By Mustapha Jarju
African Commission on Human and Peoples’ Rights (ACHPR) 73rd Ordinary Session which coincided with the 35th anniversary of the Africa Commission hosted by The Gambia was officially opened on the 21st of October 2022 and will be brought to an end on the 9th November 2022.
The 73rd Session of the ACHPR brought together delegates from African Union Member States, stakeholders, and different dignitaries from other international organizations, among others.
The Deputy Chairperson of the African Union Commission, Her Excellency Dr. Monique Nsanzanaganwa delivering a statement at the Session on behalf of the Chairperson of the AU Commission Mosssa Faki Mahamat said, “the present commemoration of the 73rd session in Banjul must serve as a platform for discussion among all stakeholders and actor to carry out an objective introspection in the valuation of the many contributions, and persistent emerging challenges that remain in the protection and promotion of human and peoples’ rights on the African continent.
40years ago, she said, the “African States adopted a fundamental instrument which is the “African Charter on Human and Peoples’ Right, commonly known as the African Charter or the Banjul Charter” in Nairobi on the 27th June 1981 at the 18th Assembly of the Organization of the African Unity.”
She added that “this 73rd Ordinary Session of the ACHPR is special as it coincides with the 35th anniversary of the African Union Commission. The African Charter provides an establishment of the African Commission of the protection and promotion of human and peoples’ rights on our continent”.
The AU Deputy Chair went on that the session currently taking place in the Gambia will be an instrument to promote respect for human rights, rule of law, and justice, the consultations of AU agenda 2063 as well as the dynamism of the continent’s NGOs, civil societies and Africans as a whole should show ownership to ensure participation as a concern despite the significant records made since the adoption of the African charter.
She disclosed that “Almost 10 years down the road the African Union member states and citizens have embarked on a special project that of evaluating the first 10 years agenda 2063 and building lesson learned, gap identified, the emerging issues, challenges, and opportunities, then come up with a new plan over the next 10years.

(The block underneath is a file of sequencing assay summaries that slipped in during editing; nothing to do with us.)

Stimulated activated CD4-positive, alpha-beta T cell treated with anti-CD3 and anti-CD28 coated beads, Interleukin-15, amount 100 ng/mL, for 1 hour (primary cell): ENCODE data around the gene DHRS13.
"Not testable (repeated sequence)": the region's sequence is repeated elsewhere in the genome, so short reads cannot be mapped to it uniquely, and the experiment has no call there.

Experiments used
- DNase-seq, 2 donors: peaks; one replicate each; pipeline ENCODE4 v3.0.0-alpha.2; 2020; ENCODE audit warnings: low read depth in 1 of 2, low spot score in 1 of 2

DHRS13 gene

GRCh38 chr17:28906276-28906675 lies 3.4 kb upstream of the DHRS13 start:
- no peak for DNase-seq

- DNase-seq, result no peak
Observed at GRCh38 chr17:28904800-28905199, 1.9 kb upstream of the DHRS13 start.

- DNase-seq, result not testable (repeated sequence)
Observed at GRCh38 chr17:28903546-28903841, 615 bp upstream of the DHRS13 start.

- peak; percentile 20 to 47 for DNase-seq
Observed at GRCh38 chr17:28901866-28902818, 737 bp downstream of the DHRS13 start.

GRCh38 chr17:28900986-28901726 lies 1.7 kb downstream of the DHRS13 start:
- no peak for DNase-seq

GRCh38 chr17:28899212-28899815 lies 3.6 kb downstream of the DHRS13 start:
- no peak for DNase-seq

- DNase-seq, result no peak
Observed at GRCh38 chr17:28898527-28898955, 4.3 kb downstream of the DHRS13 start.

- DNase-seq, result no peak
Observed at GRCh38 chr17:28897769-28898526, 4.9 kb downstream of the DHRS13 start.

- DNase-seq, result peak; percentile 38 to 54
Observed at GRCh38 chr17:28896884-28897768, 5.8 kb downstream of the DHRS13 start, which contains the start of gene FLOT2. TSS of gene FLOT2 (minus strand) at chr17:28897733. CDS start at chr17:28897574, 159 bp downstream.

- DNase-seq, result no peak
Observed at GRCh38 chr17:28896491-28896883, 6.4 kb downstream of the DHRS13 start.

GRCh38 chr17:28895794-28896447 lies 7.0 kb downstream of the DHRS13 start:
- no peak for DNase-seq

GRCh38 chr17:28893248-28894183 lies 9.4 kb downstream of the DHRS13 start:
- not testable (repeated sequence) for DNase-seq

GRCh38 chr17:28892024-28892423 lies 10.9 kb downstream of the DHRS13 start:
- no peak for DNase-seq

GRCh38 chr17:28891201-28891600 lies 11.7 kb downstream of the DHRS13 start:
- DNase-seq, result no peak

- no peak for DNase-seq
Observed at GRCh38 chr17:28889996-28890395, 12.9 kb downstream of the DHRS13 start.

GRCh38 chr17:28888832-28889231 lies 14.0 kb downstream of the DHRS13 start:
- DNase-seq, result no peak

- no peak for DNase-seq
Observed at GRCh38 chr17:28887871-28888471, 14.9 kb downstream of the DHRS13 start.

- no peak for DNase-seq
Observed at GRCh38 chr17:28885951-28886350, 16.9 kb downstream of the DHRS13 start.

“I am inviting the African Commission on Human and Peoples’ Rights and all its stakeholders to be actively involved in this process,” she encouraged.
Giving her statement on behalf of the NGOs steering committee at the opening ceremony of the 73rd session of the ACHPR in Banjul, the Deputy Director of the African Centre for Democracy Human right Studies, Miss Hannah Foster said, Africans should learn from the experience and as many countries have been through violence, “as we speak seventy (70) people are reported killed in a protest in Chad.”
Ms. Foster continued that the Human Rights situations in Africa continue to be glooming, despite strategic development plans made by the African Union Commission on Human Rights, which will be included in the report of the 73rd session in Banjul.
Vice President of the Gambia, His Excellency Badara Joof gave welcome remarks on behalf of the Gambia President His Excellency Adama Barrow.
He recognized the outstanding efforts of the African Union Commission saying, “notwithstanding the pandemic the AU Commission has been able to perform its functions and has been meeting in all serious issues confronting the African continent.”
VP Joof added that AU has been making a lot of effort in creating a “better Africa for all of us, you will recall that the Gambia government established the Truth Reconciliation and Reparation Commission (TRRC), to investigate and record the impartial human rights abuses committed from 1994 to early 2017.”
He said this was to amplify and recognize the violations of human rights that occurred during this period of 22 years of dictatorship.